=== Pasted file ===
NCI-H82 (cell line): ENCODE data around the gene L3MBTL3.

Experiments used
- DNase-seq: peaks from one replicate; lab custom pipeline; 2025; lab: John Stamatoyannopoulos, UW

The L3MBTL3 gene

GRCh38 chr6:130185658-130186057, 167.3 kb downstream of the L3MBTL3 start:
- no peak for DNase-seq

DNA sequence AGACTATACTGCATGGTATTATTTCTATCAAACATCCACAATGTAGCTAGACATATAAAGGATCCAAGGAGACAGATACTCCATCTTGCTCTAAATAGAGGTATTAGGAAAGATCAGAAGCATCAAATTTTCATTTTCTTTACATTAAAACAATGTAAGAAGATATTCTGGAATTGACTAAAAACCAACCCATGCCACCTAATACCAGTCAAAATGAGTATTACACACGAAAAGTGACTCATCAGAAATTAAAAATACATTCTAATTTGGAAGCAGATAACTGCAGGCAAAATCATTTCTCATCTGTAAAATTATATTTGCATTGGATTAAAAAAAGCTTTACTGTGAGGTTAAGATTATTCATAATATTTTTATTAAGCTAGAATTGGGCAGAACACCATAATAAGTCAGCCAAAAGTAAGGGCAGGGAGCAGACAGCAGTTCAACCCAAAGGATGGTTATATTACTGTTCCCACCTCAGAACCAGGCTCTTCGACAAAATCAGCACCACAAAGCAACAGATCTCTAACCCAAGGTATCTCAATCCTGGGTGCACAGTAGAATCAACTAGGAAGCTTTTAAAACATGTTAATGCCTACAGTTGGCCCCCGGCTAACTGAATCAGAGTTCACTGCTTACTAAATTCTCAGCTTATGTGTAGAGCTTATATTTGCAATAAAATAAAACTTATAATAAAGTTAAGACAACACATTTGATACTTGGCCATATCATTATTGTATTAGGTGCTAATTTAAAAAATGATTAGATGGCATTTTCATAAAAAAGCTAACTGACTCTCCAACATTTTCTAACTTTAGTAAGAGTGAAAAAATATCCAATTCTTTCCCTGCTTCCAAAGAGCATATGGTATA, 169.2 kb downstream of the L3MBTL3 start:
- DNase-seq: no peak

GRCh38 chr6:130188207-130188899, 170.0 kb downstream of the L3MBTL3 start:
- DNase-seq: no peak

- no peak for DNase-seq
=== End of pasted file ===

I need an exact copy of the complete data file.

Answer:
NCI-H82 (cell line): ENCODE data around the gene L3MBTL3.

Experiments used
- DNase-seq: peaks from one replicate; lab custom pipeline; 2025; lab: John Stamatoyannopoulos, UW

The L3MBTL3 gene

GRCh38 chr6:130185658-130186057, 167.3 kb downstream of the L3MBTL3 start:
- no peak for DNase-seq

DNA sequence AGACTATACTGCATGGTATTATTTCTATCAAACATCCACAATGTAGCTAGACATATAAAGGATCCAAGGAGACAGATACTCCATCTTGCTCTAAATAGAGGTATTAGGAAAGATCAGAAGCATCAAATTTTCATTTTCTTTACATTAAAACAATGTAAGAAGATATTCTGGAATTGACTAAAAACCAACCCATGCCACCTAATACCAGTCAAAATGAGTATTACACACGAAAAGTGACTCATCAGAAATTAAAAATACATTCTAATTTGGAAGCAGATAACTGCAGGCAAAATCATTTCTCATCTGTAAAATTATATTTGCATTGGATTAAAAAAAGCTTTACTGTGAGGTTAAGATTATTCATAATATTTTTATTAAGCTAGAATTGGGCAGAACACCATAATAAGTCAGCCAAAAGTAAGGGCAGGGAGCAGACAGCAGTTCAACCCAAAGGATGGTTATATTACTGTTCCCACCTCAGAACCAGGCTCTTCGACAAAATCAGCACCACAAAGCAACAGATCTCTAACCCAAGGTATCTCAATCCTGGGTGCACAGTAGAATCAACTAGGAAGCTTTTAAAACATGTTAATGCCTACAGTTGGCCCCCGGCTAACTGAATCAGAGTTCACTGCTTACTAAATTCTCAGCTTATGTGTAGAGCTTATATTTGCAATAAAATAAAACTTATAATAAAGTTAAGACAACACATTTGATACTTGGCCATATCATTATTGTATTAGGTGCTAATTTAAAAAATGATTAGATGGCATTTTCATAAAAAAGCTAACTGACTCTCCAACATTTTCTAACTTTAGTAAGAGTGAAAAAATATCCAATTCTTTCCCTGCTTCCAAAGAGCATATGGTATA, 169.2 kb downstream of the L3MBTL3 start:
- DNase-seq: no peak

GRCh38 chr6:130188207-130188899, 170.0 kb downstream of the L3MBTL3 start:
- DNase-seq: no peak

- no peak for DNase-seq